A new virtual course aims to prepare faculty, staff and graduate students to engage in and facilitate Conversations on Diversity and Equity (CODE).
Previously a two-day intensive program, NIU’s CODE Institute has shifted to a six-week online experience for participants to build their cultural competency. The first course begins Sept. 14, and those interested can register now.
A train-the-trainer model, CODE will provide facilitators with tools to engage in conversations about diversity, equity, and inclusion work, as well as self-assessment and reflection about the participants’ held beliefs, values and understanding of their lived experiences, said Jocelyn Santana, director of Social Justice Education for Academic Diversity, Equity and Inclusion.
Participants explore interesectionality of identities (race, ethnicity, gender, sexual orientation, ability, economic justice, nationalism and system of belief) and how these identity layers inform daily experiences of inclusions or treatment of otherness.
Those who fully complete the six-week course can become facilitators of future CODE workshops and programs, while others can customize the course to simply gain knowledge and engage with their fellow participants in learning about cultural differences. That knowledge can be incorporated into classrooms department services, policies and practices, and student resources.
“This program takes the curriculum we’ve covered in the past and focuses it more intensively on one topic per week. We’ll explore key concepts a little more thoroughly on this platform, rather than just introduce them,” Santana said.
“The real important part of CODE is that those in the cohort have an opportunity to connect with each other and share perspectives and perceptions,” she said. “That allows them to challenge one another and encourage the self-work to dismantle systemic oppression and the sustainment of a hierarchy of oppression.”
Future facilitators will participate in weekly peer-reviewed assignments as part of the course.
Always valuable, NIU’s CODE programs have taken on added meaning amid the Black Lives Matter Movement and recent unrest in the country.
“I am grateful to the ADEI team for their continued dedication to social justice education. The team has done a great job of shifting all social justice education to a virtual platform. In addition to COVID, the team has also been able to address racial injustice as a result given the national visibility of the murder of George Floyd,” said Vernese Edghill-Walden, NIU’s Vice President for Diversity, Equity and Inclusion and chief diversity officer
Since June, Edghill-Walden said, ADEI has increased the number of workshops and programs to meet the increased demand for professional development and training for faculty, staff and students on systematic racism and other systems of oppression.
“The demand for these programs has grown year after year, and this year has been like none other,” she said.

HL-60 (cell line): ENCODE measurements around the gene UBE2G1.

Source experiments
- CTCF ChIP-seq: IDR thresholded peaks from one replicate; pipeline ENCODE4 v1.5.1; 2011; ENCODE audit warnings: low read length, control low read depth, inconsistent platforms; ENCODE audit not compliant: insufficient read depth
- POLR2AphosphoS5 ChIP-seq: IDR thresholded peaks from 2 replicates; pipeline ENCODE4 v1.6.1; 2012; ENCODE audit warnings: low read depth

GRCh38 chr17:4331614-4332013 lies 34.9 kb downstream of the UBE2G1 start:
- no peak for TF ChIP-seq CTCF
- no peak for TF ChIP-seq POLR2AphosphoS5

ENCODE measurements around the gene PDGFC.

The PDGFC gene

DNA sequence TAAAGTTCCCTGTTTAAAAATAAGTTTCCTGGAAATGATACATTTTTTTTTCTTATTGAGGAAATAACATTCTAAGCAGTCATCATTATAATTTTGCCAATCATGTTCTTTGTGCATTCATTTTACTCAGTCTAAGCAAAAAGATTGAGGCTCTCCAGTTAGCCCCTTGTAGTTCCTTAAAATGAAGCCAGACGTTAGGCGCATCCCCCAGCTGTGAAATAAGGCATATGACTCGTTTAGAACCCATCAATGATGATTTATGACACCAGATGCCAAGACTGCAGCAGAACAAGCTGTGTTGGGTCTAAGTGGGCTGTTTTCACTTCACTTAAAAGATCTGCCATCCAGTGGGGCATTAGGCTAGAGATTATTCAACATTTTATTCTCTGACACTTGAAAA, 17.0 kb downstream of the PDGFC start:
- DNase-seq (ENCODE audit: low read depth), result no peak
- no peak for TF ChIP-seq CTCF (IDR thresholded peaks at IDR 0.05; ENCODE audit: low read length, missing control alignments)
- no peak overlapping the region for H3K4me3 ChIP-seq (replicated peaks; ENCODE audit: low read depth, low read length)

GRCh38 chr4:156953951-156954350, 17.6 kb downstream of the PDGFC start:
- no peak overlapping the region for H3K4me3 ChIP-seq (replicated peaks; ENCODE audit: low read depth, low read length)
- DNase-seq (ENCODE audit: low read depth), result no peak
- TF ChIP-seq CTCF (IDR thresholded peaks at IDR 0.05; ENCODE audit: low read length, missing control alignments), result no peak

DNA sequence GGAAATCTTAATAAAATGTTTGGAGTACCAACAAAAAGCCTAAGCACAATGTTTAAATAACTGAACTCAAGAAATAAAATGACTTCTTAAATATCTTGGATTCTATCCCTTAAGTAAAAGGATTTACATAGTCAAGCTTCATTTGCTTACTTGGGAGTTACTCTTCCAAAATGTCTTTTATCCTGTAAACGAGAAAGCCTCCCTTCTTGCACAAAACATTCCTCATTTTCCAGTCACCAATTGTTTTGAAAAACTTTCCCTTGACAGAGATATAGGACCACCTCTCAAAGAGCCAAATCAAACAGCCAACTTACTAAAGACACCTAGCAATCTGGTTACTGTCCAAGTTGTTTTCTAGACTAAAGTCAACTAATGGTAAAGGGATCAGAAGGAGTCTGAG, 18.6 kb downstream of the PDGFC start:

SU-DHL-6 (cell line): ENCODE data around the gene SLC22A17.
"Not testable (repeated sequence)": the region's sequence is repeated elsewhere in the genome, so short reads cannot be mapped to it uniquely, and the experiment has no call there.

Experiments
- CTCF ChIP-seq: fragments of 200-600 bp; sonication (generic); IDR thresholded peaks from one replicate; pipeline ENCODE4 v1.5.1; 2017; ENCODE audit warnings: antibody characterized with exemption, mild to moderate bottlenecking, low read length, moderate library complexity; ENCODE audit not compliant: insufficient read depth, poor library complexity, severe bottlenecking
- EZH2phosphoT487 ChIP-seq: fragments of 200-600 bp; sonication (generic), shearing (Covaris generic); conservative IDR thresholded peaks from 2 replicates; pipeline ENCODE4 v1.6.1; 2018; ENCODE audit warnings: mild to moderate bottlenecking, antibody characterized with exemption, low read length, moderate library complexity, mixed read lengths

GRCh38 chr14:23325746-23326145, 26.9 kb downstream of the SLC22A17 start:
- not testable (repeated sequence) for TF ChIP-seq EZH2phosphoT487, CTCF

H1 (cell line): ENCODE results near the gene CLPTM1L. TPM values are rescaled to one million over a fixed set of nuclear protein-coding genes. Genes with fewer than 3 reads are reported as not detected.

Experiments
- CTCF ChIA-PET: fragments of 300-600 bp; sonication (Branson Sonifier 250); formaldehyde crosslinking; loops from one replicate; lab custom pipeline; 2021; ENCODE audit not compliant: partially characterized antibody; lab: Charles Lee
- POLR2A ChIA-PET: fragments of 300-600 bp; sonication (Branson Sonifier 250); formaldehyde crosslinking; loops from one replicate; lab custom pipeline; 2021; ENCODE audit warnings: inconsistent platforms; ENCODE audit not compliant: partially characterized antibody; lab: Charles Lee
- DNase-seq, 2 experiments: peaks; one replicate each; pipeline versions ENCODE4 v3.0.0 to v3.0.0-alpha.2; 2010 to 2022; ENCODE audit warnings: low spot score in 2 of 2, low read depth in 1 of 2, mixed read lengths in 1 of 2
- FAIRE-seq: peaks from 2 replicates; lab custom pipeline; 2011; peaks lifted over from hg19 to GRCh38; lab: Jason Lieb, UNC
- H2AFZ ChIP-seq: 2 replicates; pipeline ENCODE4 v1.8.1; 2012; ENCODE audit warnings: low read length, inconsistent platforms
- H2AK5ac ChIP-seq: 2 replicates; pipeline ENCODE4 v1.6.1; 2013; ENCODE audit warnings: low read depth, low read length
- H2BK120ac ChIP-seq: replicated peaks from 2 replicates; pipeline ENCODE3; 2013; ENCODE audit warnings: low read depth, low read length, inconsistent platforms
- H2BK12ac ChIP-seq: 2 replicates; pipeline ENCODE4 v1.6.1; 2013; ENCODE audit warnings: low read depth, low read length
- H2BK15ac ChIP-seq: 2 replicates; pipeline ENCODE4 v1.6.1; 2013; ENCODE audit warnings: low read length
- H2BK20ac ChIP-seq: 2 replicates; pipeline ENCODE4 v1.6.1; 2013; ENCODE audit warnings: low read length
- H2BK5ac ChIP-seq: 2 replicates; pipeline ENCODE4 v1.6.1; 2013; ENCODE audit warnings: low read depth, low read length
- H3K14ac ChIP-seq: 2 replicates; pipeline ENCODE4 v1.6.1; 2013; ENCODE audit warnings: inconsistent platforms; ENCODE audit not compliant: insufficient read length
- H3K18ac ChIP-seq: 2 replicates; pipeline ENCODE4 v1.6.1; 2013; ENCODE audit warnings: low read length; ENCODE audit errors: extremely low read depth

Along with exploring general diversity concepts, participants in the CODE Institute will gain a stronger understanding of their identities, personal beliefs and values related to cultural and social inequalities, said Jane Pappas, Assistant Director for Social Justice Education in ADEI.
“I’m really excited to be able to bring this to the NIU community, mostly because I think it’s going to broaden our reach with CODE. We already have strong facilitators on deck, and I’m very excited to be able to help train a whole new cohort of folks,” Pappas said. “Moving it to a digital format will allow us to reach a broader array of people who might not be able to come to a two-day training.”
Facilitators from across campus not only have used their CODE experiences to help conduct workshops, they’ve incorporated it into their teaching and interactions with students.
“Our changing environment has allowed us to provide education in virtual platforms and broaden the breadth of those we can now reach. We are hopeful our campus will take advantage of the opportunities offered and join us and peers in our workshops where we have conversations that matter,” said Monique Bernoudy, assistant vice-president for ADEI.
CODE provides faculty, staff and graduate students with the tools they need to champion equity and diversity throughout campus.
“We believe it is important to continue to engage in extremely important conversations and since the CODE Institute has shifted to a virtual platform, we wanted to provide an opportunity for exchange in dialogue through these assignments,” said Diana Garcia, graduate research assistant for Social Justice Education for ADEI.
“Our NIU community is so diverse and only by embracing the diversity in this Institute, will participants be able to enrich their knowledge and understanding of differences amongst our NIU students, faculty, staff and community partners.”
A listing of all Social Justice Education programming to be offered this fall can be found online.